‘Room’ a mesmerizing, highly charged feature

By Bob Bloom

“Room” is an emotionally charged experience that will leave you thunderstruck and wanting to stay in your seat for a second viewing.

The first half of “Room,” based on the best-seller by Emma Donoghue, is a claustrophobe’s nightmare.

It also is a deeply moving movie that looks at the infinite and boundless love between a protective mother and son trapped in a hellish situation.

Ma (Brie Larson) has been kept by Old Nick, who kidnapped her seven years earlier, in a 10-foot square shed. During that time, he continually raped her, and Ma gave birth to a son, Jack (Jacob Tremblay), who is now 5 years old.

The shed is the only world Jack knows, and Ma tries to make his life there as normal as possible.

Director Lenny Abrahamson reinforces that by shooting much of the film from Jack’s perspective. Because the shed is his entire existence, it appears bigger to him, though to Ma and us, it is small and cramped.

I will not delve too much into the plot for fear of spoiling the film for those who have not read the book.

The foundation of “Room” is built on the relationship and performances of Larson and young Tremblay.

In what she knows is a horrific situation, Ma does all she can to make life as normal as possible for her son. But, at times, she gets angry and frustrated — and when she loses her temper and shouts, so does Jack, which immediately forces Ma to regain her composure so she can keep her and Jack on an even keel.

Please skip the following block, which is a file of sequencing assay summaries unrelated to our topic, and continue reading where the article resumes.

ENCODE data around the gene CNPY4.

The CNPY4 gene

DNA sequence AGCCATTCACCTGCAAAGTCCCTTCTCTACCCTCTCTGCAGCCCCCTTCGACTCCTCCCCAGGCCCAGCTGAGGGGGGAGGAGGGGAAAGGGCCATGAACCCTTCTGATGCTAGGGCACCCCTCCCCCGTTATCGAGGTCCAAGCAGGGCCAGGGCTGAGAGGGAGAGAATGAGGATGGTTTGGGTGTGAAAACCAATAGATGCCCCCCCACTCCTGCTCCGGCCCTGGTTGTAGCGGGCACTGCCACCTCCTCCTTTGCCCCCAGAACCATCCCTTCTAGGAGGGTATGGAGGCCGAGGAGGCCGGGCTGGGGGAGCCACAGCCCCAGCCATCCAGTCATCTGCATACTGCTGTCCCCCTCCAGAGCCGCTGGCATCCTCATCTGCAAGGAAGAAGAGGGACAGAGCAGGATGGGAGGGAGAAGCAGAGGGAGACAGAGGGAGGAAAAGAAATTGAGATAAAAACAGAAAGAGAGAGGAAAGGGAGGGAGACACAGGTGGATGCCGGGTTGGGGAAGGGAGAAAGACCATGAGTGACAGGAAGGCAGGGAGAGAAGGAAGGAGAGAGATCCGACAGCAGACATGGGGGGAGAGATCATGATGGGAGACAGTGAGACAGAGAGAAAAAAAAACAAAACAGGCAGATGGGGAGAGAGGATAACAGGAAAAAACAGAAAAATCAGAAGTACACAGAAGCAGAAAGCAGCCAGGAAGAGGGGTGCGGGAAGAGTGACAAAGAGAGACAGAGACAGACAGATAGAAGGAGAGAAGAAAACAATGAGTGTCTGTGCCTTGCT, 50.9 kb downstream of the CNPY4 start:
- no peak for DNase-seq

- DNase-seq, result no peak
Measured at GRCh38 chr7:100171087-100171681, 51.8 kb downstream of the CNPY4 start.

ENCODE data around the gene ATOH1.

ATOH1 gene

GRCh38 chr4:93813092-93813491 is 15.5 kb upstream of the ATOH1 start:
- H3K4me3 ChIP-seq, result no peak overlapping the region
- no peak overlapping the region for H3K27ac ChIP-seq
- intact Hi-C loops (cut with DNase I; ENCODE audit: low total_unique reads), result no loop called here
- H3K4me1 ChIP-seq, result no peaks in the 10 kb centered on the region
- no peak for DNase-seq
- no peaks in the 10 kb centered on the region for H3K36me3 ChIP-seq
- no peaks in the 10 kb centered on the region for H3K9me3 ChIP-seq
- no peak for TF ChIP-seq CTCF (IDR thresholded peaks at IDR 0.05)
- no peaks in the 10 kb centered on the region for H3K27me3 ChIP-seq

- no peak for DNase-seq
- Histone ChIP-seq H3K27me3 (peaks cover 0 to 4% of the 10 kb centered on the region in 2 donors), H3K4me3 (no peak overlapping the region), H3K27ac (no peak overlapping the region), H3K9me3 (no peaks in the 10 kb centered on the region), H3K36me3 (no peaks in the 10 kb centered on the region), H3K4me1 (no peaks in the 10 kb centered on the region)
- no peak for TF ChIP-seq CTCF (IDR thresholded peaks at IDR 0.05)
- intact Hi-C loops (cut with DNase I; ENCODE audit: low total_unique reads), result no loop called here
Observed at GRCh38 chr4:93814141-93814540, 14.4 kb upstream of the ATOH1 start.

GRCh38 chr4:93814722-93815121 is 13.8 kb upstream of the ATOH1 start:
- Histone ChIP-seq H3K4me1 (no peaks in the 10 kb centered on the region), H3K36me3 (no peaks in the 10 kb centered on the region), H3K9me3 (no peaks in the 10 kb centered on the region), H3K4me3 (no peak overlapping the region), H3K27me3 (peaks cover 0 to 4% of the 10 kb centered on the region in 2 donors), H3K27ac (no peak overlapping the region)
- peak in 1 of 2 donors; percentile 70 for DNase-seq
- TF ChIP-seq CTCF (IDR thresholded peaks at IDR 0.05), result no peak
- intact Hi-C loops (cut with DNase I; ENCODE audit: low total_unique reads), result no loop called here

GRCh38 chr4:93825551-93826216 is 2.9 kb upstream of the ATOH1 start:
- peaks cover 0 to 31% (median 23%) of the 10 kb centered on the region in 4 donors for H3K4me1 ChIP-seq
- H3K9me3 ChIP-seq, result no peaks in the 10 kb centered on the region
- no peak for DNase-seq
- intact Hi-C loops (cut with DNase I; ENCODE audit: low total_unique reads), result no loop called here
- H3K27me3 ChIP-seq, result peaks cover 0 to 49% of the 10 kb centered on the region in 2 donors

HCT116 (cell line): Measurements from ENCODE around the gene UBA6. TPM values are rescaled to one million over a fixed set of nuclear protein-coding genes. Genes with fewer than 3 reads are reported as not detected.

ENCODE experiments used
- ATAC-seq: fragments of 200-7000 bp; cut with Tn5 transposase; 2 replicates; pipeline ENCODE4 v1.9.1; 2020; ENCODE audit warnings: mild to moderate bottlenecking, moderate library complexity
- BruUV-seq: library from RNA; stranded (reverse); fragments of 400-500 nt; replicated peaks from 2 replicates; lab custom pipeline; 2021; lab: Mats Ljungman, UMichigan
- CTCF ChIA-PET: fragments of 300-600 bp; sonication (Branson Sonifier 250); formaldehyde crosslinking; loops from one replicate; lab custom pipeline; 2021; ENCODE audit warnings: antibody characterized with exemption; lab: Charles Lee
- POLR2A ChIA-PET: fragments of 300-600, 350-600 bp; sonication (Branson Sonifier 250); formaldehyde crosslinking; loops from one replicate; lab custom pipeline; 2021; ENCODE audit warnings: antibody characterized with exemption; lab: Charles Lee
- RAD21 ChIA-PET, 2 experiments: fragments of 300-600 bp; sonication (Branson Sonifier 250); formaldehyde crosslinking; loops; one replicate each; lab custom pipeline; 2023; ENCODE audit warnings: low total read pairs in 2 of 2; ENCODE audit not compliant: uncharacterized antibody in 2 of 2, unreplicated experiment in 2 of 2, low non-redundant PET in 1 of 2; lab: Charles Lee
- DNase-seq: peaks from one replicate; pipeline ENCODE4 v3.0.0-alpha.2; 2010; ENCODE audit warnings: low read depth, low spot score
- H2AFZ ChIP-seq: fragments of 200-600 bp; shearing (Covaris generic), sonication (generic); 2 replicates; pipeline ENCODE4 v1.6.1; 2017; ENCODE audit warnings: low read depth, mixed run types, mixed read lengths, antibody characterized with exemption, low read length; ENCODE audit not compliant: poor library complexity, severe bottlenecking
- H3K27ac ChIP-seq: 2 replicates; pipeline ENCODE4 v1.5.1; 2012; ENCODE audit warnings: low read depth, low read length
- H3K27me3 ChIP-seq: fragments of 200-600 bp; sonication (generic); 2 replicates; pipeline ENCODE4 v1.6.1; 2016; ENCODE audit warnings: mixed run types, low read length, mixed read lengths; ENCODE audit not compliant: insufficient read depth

Larson gives a magnificent performance that is matched by Tremblay, especially when both have to adapt to new circumstances in their lives.

As “Room” progresses, Larson’s Ma begins to disintegrate emotionally and mentally, while Tremblay displays the strength and fortitude that Jack uses to help Ma regain her equilibrium.

The special bond between Ma and Jack is the emotional vise that glues you to the screen. You laugh and cry with them, fear for them and finally embrace their triumph.

“Room” is an impressive achievement, one of the best — if not the strongest — movie of the year.

“Room” is a film you will want to experience again so you can recognize the small nuances Abrahamson and his filmmaking team have created to bring you into the lives of Ma and Jack.

If there is justice in the world, Larson, Tremblay, Abrahamson and the film itself should be recognized when the Academy Award nominations are announced.

Bloom is a member of the Indiana Film Journalists Association. His reviews appear at ReelBob (reelbob.com) and The Film Yap (filmyap.com). He also reviews Blu-rays and DVDs. He can be reached by email at bobbloomjc@gmail.com or on Twitter @ReelBobBloom. Other reviews by Bloom can be found at Rottentomatoes: www.rottentomatoes.com.

ROOM
4 stars out of 4
(R), language, adult and disturbing themes, sexual situations

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